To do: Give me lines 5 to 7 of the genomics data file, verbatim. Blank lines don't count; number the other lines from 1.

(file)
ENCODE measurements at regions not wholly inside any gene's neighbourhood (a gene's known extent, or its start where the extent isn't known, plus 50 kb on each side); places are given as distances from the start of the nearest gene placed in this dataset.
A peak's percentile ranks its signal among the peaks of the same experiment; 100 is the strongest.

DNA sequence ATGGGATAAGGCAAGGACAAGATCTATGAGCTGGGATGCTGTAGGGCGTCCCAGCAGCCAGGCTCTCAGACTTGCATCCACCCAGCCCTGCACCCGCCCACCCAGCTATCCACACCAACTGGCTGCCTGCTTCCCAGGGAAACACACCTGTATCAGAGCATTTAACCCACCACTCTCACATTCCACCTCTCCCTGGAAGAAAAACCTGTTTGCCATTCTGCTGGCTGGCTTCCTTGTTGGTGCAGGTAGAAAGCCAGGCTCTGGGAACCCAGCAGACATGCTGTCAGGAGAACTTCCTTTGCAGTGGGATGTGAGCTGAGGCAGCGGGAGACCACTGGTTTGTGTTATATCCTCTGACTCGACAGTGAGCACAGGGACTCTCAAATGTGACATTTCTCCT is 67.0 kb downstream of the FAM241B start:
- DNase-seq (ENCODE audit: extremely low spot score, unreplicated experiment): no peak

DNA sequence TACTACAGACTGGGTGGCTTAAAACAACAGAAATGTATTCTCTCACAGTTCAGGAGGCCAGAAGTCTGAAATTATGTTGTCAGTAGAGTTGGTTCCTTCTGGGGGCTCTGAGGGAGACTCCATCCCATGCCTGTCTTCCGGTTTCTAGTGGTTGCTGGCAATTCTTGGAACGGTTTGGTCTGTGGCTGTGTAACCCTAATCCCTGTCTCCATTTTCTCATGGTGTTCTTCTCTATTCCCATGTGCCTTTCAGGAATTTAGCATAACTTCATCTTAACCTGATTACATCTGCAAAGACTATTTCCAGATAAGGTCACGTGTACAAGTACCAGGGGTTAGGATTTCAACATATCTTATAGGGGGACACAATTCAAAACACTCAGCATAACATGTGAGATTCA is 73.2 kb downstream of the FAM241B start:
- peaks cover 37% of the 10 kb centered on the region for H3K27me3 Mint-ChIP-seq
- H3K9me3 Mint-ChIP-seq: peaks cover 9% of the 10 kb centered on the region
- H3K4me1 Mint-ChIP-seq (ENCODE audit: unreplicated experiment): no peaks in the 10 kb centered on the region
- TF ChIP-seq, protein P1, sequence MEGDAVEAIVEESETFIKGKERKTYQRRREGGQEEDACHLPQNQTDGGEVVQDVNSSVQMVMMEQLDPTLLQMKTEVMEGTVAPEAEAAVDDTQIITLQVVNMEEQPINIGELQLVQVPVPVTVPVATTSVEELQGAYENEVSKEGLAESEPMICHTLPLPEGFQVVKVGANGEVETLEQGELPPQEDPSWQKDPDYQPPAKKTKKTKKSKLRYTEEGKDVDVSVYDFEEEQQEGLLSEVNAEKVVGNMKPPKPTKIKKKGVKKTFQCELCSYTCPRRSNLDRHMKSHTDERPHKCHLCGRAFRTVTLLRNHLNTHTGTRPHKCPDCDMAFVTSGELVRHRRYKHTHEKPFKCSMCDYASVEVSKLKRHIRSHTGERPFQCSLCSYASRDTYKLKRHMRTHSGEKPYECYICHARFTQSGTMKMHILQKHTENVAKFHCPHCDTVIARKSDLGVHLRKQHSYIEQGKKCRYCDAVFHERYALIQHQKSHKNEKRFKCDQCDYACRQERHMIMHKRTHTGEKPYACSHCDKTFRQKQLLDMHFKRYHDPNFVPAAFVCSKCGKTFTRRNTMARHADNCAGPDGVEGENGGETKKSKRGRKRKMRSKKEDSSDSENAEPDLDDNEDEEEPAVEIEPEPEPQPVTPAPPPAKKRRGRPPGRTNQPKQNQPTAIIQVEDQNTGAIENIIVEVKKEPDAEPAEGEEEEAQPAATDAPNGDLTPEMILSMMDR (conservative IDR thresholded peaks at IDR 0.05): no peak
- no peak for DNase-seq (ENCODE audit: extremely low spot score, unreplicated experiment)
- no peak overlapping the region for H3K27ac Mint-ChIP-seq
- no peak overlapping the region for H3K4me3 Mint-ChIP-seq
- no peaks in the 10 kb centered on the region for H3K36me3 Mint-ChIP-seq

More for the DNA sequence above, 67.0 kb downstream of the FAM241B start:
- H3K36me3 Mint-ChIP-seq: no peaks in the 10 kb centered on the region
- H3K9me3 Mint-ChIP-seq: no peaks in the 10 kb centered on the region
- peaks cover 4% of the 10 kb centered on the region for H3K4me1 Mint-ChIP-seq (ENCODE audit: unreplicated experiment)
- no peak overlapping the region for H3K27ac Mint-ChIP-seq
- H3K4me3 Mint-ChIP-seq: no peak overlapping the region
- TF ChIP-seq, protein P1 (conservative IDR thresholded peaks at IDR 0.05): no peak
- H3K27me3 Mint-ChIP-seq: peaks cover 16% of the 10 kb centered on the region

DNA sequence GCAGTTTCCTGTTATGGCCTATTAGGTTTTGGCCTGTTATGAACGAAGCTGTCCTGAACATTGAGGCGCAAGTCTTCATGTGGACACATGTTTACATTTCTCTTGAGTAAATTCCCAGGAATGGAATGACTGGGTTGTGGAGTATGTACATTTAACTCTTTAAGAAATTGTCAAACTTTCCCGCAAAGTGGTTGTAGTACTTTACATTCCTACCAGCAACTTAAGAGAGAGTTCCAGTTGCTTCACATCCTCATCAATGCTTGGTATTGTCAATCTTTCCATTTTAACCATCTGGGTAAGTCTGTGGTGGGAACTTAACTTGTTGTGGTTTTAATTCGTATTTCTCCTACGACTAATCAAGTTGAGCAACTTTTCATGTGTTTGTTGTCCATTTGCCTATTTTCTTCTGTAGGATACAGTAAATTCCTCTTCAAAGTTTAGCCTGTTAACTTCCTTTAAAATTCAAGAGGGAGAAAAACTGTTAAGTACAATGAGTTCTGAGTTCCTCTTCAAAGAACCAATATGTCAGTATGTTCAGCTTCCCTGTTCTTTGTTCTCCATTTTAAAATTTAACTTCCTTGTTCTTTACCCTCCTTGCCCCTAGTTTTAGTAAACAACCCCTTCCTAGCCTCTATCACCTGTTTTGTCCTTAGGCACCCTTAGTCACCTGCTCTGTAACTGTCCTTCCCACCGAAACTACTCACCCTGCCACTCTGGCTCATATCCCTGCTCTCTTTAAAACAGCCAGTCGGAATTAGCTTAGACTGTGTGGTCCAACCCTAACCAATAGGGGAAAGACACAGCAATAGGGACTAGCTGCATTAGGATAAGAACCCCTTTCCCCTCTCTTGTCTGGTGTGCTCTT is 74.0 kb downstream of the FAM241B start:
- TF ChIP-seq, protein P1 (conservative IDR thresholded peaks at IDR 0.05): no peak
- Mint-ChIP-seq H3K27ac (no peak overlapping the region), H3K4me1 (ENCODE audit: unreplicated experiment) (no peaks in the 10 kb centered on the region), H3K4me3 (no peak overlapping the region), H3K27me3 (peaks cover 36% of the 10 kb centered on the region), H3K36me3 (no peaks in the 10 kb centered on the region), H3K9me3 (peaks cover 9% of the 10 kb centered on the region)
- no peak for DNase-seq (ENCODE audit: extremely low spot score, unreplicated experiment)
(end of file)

DNA sequence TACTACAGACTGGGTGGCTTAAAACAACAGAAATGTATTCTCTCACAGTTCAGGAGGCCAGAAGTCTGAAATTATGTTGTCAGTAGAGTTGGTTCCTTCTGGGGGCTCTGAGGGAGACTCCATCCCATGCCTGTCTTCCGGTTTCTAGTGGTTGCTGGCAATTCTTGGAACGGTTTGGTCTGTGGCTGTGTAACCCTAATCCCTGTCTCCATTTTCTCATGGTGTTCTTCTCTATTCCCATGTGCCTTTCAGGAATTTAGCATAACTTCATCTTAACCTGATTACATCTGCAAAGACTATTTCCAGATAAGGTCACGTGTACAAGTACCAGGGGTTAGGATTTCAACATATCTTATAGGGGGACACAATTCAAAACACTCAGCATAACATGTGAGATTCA is 73.2 kb downstream of the FAM241B start:
- peaks cover 37% of the 10 kb centered on the region for H3K27me3 Mint-ChIP-seq
- H3K9me3 Mint-ChIP-seq: peaks cover 9% of the 10 kb centered on the region